It was native to Europe, northern Africa and Asia, and then was introduced to the Americas and Australia. You might know it by some of its other common names, such as feltwort, blanket leaf, candlewick and velvet dock.
It is Mullein, a common backyard weed the Native Americans used. And it has surprising medicinal properties.
Mullein can grow, when left alone, up to seven feet tall, with large leaves covered in silver and felt-like hairs. Once blossomed, the flowers are yellow and take up half of the stem. The plant flowers from November to March. Most people consider it a nuisance, but there is so much more to the plant!
Medicinal Purposes of Mullein
For a plant that typically shows up in dry, barren places, mullein has impressive medicinal properties. You can use most of the plant, including the root. The leaves and flowers are the most common parts used. Infused oils, tinctures, capsules, lozenges, herbal teas and poultices are all common application methods for mullein.
For centuries, people used mullein in herbal remedies, such as to soothe the respiratory tract. But it can do so much more.
1. Flu. Preliminary research shows that mullein has properties to fight flu-causing viruses. Of course, the flu can be dangerous, so seek medical help if you experience worsening symptoms.
2. Pain. Mullein has analgesic properties that have a numbing effect on your nerves. It is a great choice to stop transmitting pain to the brain. Toothaches and headaches can be relieved with mullein.
3. Inflammation. One of the main benefits of mullein is its anti-inflammatory properties. You can use it to treat nasal or respiratory tract inflammation, inflammation of the digestive system, and inflammation caused by fever or infection. If you experience a burn, try to apply mullein oil directly to the burn or inflamed skin.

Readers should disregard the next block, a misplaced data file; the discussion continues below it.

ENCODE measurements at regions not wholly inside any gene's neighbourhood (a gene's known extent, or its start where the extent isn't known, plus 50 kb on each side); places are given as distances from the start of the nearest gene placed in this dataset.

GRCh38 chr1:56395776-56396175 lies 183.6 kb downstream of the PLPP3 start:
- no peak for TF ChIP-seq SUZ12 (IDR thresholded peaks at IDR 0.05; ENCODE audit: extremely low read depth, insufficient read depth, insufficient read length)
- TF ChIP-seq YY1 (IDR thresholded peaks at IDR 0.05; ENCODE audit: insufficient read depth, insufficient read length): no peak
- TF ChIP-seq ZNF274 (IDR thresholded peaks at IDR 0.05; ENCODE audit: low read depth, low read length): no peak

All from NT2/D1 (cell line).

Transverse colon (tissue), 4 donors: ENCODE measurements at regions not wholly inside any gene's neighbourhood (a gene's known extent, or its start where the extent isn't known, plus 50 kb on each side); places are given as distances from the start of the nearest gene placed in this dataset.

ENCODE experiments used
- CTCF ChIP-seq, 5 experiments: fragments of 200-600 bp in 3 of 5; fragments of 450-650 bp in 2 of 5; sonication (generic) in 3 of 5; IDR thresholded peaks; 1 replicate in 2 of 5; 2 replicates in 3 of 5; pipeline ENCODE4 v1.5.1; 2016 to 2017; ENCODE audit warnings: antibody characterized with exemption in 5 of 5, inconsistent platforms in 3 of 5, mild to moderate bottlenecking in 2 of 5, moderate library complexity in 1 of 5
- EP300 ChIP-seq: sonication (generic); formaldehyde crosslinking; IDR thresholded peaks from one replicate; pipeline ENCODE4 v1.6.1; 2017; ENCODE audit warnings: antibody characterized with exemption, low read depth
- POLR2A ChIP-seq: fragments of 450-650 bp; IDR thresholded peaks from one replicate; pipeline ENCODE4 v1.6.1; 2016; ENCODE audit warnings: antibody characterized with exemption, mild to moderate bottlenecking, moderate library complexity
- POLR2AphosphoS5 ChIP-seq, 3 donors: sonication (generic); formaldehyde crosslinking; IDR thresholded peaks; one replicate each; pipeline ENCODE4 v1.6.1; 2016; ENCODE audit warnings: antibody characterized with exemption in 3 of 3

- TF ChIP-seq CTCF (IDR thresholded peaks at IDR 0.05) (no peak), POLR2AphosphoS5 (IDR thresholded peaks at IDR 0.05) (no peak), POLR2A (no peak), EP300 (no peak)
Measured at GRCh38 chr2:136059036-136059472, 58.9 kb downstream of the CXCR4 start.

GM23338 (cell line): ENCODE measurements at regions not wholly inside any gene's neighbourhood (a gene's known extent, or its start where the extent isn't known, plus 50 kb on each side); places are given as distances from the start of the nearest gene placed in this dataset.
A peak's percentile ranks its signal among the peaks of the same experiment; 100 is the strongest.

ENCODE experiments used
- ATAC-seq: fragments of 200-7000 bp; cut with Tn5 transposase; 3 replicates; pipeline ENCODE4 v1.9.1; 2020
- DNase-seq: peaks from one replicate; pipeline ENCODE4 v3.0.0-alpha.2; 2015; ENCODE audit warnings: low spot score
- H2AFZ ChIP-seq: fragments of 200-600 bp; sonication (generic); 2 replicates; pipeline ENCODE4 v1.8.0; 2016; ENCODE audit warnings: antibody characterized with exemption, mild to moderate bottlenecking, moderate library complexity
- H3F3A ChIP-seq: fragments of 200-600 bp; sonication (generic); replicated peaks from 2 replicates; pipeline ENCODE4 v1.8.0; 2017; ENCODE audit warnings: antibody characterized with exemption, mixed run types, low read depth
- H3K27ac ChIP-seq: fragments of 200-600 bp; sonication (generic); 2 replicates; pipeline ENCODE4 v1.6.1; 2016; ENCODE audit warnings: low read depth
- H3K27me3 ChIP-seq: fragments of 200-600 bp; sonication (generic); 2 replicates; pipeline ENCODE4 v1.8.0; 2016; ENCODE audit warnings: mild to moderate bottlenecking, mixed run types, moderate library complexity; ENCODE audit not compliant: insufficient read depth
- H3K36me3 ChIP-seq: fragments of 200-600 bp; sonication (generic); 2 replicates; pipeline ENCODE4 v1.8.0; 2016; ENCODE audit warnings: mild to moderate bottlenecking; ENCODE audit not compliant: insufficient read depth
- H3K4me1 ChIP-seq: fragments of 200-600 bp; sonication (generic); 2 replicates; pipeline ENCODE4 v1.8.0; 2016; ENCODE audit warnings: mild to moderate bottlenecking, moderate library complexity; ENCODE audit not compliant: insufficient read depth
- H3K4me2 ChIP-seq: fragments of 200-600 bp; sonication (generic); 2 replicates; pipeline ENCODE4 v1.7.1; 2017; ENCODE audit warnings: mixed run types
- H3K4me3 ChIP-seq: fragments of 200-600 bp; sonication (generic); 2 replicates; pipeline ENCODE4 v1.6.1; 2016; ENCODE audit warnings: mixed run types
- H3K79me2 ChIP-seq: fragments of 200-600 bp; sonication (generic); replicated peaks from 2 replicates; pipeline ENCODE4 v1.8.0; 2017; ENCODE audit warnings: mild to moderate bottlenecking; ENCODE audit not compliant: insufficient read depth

4. Ear infections. Do you or your children experience chronic ear infections? Mullein oil  can reduce ear pain significantly; make an infused oil, which taps into the antibacterial properties.
5. Coughs. If you have a cold or upper respiratory infection that causes excess secretions of phlegm, then mullein is an excellent expectorant. You can make lozenges that contain mullein or find them in your local health food store. Some Native American tribes believed mullein could cure chest diseases. For example, the Navajos would mix mullein with tobacco and smoke it to help with coughing spasms. I wouldn’t recommend that, but many people still use mullein in an herbal tea for coughing.
6. Relax/sleep aid. Mullein has a relaxing effort on your brain and other bodily systems. You can use it to treat muscle cramps, nervous disorders, stress, anxiety and more. Because of its relaxant properties, mullein also reduces blood pressure. Many people use mullein to help with chronic insomnia. If you need a good night’s rest, then try drinking a warm cup of mullein tea.
7. Hemorrhoids. No one likes hemorrhoids. A poultice created with mullein leaves can be applied to hemorrhoids to help stop the swelling and irritation.
8. Respiratory issues. In general, one of the most common applications of mullein is for respiratory issues. Asthma, bronchitis and allergies can be treated with mullein tea. It also is effective against sore throats, as well as the other listed issues such as coughing and spasms.
Have you ever used mullein for any herbal remedies? Let us know in the comments section below!